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Open Access Streptozotocin-Induced Diabetes Mellitus in Cynomolgus Monkeys: Changes in Carbohydrate Metabolism, Skin Glycation, and Pancreatic Islets

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Chronic hyperglycemia has been implicated in a number of diabetes mellitus-related conditions in the human population, including retinopathy, neuropathy, nephropathy, and vasculopathy. However, it has been difficult to evaluate the effect of long-term hyperglycemia in a research setting because of the disease's slow progression. In this study, we used streptozotocin (30 mg/kg of body weight, intravenously) to induce a state of chronic hyperglycemia in eight cynomolgus monkeys, and compared these monkeys with a matched control group (n = 8). Seven of eight monkeys with streptozotocin-induced diabetes required insulin therapy to avoid ketosis. After disease induction, all diabetic monkeys had significantly higher preprandial plasma glucose and glycated hemoglobin values, compared with their baseline values or values for control monkeys. Diabetic monkeys also had abnormal responses to an intravenous glucose tolerance test. Consistent with the chronic hyperglycemic state and formation of advanced glycation end products, diabetic monkeys had a significant increase in skin fluorescence over the course of the 6-month study. Plasma triglyceride and cholesterol concentrations increased, but not significantly so, in the diabetic monkeys after disease induction and were not significantly different from concentrations in control monkeys. Six months after disease induction, monkeys were necropsied, and immunohistochemical staining for insulin in the pancreatic islets indicated that diabetic monkeys had a significantly decreased amount of staining for the hormone. The percentage of islet insulin staining was significantly correlated with physiologic responses to the postinduction intravenous glucose tolerance test in all monkeys. Because cynomolgus monkeys are well-characterized models of atherosclerosis, this model may be useful for determining mechanisms whereby diabetes mellitus increases cardiovascular disease.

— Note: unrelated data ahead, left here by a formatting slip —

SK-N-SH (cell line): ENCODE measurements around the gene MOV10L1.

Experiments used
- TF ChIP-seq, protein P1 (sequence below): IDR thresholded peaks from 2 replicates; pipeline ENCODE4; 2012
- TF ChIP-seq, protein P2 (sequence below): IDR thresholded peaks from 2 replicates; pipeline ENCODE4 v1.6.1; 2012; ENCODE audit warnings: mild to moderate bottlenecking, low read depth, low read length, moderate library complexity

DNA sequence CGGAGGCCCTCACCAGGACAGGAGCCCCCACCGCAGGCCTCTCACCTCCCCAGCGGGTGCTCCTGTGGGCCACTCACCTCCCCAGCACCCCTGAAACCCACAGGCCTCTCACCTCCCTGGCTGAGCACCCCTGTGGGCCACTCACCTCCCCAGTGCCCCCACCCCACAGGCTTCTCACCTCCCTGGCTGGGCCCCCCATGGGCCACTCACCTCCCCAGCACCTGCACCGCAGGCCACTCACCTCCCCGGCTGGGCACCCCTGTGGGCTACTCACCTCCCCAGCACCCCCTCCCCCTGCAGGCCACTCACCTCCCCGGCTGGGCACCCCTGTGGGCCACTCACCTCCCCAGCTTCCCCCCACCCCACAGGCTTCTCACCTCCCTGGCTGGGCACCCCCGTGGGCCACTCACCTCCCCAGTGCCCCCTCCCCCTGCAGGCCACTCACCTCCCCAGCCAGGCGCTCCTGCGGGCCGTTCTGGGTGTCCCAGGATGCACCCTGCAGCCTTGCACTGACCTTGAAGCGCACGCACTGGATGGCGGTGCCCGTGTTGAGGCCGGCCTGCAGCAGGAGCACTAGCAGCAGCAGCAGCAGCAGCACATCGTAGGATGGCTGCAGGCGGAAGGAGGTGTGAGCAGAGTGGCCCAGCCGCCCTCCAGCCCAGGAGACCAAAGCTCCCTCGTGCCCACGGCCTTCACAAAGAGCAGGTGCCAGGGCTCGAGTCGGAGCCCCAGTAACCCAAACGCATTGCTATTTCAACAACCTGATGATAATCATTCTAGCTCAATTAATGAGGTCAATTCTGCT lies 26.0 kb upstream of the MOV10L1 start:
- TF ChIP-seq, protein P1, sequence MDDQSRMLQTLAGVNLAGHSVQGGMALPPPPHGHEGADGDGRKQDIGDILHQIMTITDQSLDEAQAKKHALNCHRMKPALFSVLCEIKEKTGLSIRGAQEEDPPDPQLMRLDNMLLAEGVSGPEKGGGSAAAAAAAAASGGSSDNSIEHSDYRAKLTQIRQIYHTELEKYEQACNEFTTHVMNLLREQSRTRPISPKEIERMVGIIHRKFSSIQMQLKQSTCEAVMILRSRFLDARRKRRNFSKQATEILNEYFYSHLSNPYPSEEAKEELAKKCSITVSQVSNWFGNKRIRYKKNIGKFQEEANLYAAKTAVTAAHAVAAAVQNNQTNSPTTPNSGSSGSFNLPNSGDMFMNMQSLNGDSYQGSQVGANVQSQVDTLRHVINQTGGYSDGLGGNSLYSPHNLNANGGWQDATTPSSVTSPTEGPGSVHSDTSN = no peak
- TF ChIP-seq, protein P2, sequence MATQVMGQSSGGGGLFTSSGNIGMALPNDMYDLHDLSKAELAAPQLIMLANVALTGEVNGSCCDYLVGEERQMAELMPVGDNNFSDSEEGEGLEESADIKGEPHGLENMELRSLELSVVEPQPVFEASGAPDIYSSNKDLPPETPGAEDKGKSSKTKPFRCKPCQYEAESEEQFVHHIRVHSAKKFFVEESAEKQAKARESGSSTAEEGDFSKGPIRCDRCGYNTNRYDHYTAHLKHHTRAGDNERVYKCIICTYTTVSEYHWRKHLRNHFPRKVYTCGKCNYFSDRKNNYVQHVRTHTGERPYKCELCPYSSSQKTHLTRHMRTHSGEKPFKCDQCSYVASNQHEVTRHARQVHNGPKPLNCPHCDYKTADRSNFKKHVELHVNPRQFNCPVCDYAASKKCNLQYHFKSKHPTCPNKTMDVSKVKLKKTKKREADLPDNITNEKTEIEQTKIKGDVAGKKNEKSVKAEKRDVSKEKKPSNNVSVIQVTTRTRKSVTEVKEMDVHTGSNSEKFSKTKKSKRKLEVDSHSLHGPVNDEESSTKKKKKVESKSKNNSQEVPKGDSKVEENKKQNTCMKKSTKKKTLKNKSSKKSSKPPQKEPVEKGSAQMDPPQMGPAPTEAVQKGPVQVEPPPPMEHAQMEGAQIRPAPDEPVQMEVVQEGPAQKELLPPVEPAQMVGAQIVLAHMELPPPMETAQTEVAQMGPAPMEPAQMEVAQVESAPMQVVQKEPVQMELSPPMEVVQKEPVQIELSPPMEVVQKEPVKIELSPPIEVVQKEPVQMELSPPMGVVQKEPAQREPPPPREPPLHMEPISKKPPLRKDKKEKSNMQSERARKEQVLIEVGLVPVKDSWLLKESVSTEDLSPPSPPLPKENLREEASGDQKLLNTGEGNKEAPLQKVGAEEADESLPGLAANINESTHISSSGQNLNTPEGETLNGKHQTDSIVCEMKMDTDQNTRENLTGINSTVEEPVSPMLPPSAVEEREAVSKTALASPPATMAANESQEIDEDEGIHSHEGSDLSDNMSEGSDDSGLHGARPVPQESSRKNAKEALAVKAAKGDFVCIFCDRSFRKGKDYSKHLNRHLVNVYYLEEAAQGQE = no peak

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Document Type: Research Article

Affiliations: 1: Department of Comparative Medicine, Bowman Gray School of Medicine of Wake Forest University, Winston-Salem, North Carolina 2: Department of Internal Medicine, Bowman Gray School of Medicine of Wake Forest University, Winston-Salem, North Carolina 3: Departments of Comparative Medicine, Internal Medicine, Bowman Gray School of Medicine of Wake Forest University, Medical Center Blvd., Winston-Salem, NC 27157-1040

Publication date: 01 April 1998

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  • Comparative Medicine (CM), an international journal of comparative and experimental medicine, is the leading English-language publication in the field and is ranked by the Science Citation Index in the upper third of all scientific journals. The mission of CM is to disseminate high-quality, peer-reviewed information that expands biomedical knowledge and promotes human and animal health through the study of laboratory animal disease, animal models of disease, and basic biologic mechanisms related to disease in people and animals.

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